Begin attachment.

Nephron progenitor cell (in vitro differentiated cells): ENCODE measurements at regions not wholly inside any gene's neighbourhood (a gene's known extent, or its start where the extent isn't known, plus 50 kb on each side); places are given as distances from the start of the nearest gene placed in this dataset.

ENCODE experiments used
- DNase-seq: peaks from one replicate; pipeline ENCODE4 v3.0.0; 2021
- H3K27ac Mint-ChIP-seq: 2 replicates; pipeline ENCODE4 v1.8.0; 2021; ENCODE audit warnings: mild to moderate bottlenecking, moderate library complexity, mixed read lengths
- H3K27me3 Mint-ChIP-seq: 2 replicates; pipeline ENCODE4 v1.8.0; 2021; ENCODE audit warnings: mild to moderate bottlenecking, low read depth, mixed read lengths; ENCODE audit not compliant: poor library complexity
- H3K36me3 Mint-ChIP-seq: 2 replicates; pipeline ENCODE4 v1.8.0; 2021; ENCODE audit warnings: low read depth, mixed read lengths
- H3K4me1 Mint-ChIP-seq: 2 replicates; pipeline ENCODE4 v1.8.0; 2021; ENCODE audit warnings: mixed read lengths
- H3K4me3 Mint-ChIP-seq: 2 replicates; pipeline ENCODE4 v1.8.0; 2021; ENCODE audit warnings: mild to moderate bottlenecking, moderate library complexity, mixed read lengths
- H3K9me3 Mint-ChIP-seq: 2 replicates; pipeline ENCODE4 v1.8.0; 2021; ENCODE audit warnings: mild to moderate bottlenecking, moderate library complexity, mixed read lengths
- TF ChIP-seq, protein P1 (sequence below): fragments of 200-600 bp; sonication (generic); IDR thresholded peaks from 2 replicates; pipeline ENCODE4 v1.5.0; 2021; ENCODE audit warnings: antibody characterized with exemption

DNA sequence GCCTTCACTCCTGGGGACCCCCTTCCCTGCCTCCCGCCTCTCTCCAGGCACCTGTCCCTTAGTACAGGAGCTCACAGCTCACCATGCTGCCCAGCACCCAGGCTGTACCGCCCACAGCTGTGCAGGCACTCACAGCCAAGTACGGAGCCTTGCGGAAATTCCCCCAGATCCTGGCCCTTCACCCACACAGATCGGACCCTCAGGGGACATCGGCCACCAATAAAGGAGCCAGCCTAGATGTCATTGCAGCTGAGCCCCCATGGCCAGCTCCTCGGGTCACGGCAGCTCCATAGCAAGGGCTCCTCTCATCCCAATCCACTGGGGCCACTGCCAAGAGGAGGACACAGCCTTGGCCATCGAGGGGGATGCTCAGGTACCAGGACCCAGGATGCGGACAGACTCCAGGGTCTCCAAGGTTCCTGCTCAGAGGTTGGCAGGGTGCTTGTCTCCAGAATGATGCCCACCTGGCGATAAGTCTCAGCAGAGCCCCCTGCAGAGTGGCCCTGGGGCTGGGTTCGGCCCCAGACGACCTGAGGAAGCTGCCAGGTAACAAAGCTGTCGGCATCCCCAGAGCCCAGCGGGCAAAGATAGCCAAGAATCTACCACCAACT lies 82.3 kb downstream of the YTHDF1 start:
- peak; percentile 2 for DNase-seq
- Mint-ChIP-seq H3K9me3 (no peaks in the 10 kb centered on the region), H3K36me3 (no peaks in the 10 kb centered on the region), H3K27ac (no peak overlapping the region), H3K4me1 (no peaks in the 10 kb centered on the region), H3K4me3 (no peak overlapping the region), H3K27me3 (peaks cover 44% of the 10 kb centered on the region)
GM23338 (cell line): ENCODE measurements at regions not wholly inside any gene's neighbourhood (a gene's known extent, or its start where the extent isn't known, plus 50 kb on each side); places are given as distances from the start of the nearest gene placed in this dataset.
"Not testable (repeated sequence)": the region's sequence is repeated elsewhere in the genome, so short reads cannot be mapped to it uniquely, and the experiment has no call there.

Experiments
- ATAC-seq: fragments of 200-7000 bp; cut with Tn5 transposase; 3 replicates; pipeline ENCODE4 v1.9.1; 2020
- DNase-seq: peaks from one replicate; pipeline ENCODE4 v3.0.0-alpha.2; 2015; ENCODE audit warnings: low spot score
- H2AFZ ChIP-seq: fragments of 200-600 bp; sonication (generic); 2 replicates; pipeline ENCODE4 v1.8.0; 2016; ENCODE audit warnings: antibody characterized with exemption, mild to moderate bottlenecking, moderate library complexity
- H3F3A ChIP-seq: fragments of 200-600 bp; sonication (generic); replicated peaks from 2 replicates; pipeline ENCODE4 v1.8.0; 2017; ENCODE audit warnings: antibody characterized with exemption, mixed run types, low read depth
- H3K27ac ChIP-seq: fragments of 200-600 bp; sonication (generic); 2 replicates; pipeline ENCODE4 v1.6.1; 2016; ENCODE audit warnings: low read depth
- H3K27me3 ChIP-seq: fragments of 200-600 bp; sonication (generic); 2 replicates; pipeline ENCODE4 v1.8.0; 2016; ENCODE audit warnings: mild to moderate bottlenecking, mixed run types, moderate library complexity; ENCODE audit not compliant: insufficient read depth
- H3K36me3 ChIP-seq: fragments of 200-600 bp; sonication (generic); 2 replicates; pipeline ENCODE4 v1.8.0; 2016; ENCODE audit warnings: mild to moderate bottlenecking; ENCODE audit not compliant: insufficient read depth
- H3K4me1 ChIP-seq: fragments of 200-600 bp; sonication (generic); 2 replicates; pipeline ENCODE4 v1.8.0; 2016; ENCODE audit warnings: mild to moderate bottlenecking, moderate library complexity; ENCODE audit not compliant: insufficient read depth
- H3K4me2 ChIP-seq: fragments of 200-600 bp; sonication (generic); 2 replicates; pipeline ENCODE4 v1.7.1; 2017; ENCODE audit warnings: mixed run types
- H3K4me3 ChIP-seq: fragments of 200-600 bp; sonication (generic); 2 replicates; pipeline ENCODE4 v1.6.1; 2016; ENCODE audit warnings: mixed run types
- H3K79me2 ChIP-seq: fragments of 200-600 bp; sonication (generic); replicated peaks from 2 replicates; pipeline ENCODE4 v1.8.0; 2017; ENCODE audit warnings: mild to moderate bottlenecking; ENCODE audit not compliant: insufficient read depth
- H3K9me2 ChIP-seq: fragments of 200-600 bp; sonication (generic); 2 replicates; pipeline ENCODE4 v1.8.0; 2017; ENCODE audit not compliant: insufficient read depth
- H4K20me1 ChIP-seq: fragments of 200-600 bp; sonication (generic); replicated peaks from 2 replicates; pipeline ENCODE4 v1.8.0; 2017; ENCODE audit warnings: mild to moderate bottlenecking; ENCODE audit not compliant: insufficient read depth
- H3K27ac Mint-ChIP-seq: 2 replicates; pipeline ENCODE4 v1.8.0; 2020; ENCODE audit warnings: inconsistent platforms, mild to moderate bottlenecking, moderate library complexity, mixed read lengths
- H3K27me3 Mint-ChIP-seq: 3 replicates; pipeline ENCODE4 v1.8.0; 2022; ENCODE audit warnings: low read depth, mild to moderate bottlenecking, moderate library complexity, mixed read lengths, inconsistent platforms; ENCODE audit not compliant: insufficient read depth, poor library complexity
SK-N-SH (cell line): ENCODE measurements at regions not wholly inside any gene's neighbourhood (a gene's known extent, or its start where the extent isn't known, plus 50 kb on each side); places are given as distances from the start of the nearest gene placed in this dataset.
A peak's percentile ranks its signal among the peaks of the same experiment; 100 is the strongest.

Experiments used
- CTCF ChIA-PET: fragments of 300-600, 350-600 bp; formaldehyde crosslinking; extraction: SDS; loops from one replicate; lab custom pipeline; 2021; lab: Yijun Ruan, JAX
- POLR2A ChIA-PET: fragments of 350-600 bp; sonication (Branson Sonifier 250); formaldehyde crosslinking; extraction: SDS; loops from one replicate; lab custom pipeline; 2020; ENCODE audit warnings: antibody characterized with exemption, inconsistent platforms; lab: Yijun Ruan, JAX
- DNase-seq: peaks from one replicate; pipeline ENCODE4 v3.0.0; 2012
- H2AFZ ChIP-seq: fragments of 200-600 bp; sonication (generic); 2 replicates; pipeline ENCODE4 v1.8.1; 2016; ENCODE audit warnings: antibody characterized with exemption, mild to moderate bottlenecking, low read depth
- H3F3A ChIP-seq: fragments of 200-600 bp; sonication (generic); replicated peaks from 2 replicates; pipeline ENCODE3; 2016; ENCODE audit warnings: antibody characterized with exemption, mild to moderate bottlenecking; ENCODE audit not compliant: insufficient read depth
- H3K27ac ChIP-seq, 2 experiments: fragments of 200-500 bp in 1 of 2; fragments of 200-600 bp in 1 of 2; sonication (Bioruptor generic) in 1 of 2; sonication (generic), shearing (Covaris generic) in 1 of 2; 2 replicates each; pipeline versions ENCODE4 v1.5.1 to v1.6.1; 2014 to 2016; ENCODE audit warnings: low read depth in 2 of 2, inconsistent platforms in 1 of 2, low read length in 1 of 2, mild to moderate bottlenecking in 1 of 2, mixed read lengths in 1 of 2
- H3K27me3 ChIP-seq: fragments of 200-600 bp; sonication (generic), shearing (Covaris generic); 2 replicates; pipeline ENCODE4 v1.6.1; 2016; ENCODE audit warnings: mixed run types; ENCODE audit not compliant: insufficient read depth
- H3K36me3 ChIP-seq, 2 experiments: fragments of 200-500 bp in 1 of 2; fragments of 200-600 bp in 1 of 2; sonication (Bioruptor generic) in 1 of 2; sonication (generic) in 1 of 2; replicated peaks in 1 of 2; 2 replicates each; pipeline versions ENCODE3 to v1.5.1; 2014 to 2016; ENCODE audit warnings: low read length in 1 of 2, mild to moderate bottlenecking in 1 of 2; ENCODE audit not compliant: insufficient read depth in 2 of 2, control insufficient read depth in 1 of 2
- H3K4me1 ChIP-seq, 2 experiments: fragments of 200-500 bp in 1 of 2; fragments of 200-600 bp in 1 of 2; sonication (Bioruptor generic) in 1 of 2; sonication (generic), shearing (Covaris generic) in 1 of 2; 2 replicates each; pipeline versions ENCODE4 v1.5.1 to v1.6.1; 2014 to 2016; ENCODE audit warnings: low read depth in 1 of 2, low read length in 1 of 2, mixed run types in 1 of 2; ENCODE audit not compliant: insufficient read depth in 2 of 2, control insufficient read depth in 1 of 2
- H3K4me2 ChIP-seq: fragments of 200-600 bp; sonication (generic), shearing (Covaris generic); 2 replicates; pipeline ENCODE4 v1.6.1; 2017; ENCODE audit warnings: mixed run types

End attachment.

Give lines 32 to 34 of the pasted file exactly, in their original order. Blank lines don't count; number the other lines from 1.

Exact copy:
SK-N-SH (cell line): ENCODE measurements at regions not wholly inside any gene's neighbourhood (a gene's known extent, or its start where the extent isn't known, plus 50 kb on each side); places are given as distances from the start of the nearest gene placed in this dataset.
A peak's percentile ranks its signal among the peaks of the same experiment; 100 is the strongest.

Experiments used